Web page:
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Security & privacy

Scary new malware can survive even if you erase and reinstall Windows

Cyberattacks these days are nothing to scoff at. In 2020 alone, we saw a huge spike in cybercrime — and with more businesses moving operations online, threats like ransomware and phishing will only get worse.

Thankfully, PC users have powerful tools to protect ourselves. Some of the best anti-malware programs you can get are totally free to use. Tap or click here to see our favorite free security software.

Most security software can handle viruses and Trojans no problem. But researchers have found a new kind of Trojan that keeps reappearing no matter how many times you delete it. It’s so strong, in fact, that not even a full system reset can get rid of it.

Superbug or cyber weapon?

Tough malware calls for tough solutions — and one of the harshest things a person can do with an infected computer is to completely erase it. This means backing up files, reinstalling the operating system and starting over from scratch. It’s a time-consuming process, but it’s sometimes the only way to deal with certain viruses.

You may also like: Hackers are using upcoming elections to rip you off

But a full reset may not be enough to stop a new strain of malware coming from China. Kaspersky Labs has detected a virus that attaches itself to Windows 10’s startup system. This makes it immune to full system wipes since the malware can’t be found on the hard drive like a normal file.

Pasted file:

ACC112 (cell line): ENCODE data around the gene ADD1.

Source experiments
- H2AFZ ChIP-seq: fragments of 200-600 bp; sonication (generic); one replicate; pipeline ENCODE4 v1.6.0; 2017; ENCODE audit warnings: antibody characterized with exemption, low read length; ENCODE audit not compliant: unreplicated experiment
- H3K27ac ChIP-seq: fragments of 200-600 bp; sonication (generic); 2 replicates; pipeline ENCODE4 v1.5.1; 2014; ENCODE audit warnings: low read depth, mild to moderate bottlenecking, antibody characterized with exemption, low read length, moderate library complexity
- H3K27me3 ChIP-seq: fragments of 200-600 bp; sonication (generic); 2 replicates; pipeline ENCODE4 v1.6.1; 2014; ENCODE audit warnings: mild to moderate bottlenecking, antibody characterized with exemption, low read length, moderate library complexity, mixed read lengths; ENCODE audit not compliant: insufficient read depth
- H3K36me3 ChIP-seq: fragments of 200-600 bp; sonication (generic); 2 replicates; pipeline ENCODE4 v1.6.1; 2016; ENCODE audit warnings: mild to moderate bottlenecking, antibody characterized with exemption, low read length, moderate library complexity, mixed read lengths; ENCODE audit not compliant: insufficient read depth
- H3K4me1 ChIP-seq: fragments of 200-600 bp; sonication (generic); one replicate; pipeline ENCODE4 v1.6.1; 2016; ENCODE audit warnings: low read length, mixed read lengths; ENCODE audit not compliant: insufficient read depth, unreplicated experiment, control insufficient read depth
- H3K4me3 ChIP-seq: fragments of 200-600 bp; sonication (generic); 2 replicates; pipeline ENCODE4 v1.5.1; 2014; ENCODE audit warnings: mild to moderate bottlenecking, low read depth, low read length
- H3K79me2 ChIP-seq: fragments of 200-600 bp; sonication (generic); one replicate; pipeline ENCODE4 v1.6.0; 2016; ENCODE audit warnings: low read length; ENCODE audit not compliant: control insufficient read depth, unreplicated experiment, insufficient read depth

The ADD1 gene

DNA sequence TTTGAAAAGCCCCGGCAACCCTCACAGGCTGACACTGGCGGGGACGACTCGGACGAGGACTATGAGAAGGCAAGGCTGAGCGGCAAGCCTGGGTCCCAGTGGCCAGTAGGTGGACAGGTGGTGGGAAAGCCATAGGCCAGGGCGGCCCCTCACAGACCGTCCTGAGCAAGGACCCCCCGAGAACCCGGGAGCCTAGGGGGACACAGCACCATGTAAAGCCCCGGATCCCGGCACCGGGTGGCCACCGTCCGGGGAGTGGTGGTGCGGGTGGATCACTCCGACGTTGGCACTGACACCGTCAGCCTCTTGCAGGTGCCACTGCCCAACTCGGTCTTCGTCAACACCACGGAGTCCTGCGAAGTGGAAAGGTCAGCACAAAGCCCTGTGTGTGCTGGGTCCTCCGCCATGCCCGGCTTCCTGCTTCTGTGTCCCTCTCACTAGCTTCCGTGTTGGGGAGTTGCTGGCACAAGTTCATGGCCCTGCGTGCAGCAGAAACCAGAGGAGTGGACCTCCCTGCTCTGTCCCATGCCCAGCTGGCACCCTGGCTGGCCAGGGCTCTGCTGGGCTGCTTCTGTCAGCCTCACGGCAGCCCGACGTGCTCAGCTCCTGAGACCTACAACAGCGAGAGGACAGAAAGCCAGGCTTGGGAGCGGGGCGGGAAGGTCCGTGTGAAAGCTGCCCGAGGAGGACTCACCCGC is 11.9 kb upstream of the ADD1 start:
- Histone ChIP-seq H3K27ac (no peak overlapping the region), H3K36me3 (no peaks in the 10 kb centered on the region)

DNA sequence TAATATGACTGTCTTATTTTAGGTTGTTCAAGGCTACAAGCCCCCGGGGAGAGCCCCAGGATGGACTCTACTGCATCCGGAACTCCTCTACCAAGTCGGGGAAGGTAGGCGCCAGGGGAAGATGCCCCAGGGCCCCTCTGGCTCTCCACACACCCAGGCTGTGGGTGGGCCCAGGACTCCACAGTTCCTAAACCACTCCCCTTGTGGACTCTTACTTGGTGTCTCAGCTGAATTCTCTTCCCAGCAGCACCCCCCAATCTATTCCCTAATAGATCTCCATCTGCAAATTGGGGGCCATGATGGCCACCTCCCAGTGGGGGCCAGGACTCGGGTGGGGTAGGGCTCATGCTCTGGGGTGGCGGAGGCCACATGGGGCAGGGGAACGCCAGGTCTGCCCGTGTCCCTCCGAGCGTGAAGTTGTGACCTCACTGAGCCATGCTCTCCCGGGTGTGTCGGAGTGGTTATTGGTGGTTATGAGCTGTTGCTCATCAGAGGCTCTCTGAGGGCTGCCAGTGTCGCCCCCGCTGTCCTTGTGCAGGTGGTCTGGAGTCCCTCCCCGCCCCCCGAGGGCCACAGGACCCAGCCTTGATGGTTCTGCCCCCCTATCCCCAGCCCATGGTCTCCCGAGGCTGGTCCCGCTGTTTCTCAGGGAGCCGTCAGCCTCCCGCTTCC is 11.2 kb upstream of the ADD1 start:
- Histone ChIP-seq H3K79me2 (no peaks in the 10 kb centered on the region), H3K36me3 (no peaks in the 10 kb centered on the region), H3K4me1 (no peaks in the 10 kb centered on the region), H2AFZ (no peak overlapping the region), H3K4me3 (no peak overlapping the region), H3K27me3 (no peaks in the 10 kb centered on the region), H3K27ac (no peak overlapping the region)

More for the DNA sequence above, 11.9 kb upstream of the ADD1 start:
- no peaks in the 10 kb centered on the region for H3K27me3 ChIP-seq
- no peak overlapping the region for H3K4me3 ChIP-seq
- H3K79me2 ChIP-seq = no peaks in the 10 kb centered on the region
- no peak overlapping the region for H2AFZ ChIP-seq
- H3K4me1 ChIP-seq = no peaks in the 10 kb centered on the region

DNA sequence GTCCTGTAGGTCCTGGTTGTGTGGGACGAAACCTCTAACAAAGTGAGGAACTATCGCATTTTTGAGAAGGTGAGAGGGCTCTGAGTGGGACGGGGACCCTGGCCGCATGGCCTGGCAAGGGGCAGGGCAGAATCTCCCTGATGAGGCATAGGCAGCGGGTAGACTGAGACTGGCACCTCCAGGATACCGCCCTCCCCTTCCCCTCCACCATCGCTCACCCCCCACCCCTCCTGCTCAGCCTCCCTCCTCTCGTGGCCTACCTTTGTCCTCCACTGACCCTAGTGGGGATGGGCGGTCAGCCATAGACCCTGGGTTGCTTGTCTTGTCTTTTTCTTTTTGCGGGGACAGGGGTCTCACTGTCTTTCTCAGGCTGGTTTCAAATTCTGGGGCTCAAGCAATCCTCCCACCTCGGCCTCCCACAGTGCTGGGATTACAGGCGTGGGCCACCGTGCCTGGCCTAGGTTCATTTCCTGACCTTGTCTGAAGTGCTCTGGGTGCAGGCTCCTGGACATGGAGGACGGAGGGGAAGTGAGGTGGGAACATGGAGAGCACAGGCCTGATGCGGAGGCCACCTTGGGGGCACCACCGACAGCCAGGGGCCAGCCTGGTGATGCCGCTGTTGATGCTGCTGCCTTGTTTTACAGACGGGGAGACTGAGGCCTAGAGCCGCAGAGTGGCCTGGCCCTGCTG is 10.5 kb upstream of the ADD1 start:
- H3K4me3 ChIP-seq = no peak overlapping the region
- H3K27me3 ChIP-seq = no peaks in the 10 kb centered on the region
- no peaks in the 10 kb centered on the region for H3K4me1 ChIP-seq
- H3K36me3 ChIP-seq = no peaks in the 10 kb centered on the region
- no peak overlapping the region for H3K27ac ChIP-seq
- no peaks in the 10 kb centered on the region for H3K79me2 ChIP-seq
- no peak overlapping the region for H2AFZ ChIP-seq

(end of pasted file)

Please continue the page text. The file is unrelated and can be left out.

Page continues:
Instead, the newly discovered malware hides on a computer’s motherboard — which can’t be accessed by the operating system. It also creates a Trojan file called IntelUpdate.exe that reinstalls the malware if you try to remove it.

Once it’s on your system, it spies on your activity, scans for documents and sends them to an unknown host. Worst of all, it’s spread just like thousands of other viruses: through malicious email attachments.

Kaspersky concluded that state-sponsored hackers backed by China or North Korea are behind the malware. They found traces of the Chinese language in the program’s code, but all of the malware’s targets appeared to be enemies of the North Korean government.

In other words, this might not even be a run-of-the-mill virus but a state-sponsored cyberweapon.

What can I do if I get this malware on my computer?

If you’re nervous about this digital threat, you can take a deep breath and relax. So far, all of the victims appear to be diplomatic entities and NGOs in Africa, Asia, and Europe. Coincidentally, they all oppose North Korea.

Unless North Korea or China has a reason to spy on your computer, you’re probably safe. That said, this malware is another urgent reminder to be careful with emails you don’t recognize. If you get a message with an attachment, be doubly cautious.

Here are a few red flags to keep in mind the next time you check your email:

  • Ignore emails from unknown senders. If you don’t know who it’s coming from, there’s no reason to check it.
  • If an email comes from an unknown sender with an attachment, delete the email and do not open the attachment!
  • If you get an email from someone you do know that includes an attachment, confirm with the sender that they actually sent you the message. Hackers can easily spoof or hijack email addresses to impersonate people.

Tap or click here to see how the Emotet botnet uses email addresses to spread malware and spam.

This malware is scary, no doubt — but it seems like it’s built more for spying than cyberattacks. Let’s just hope the hackers behind it don’t try to mix its code with ransomware to create something much worse.

Tap or click here to see how ransomware shut down a hospital network and endangered lives.

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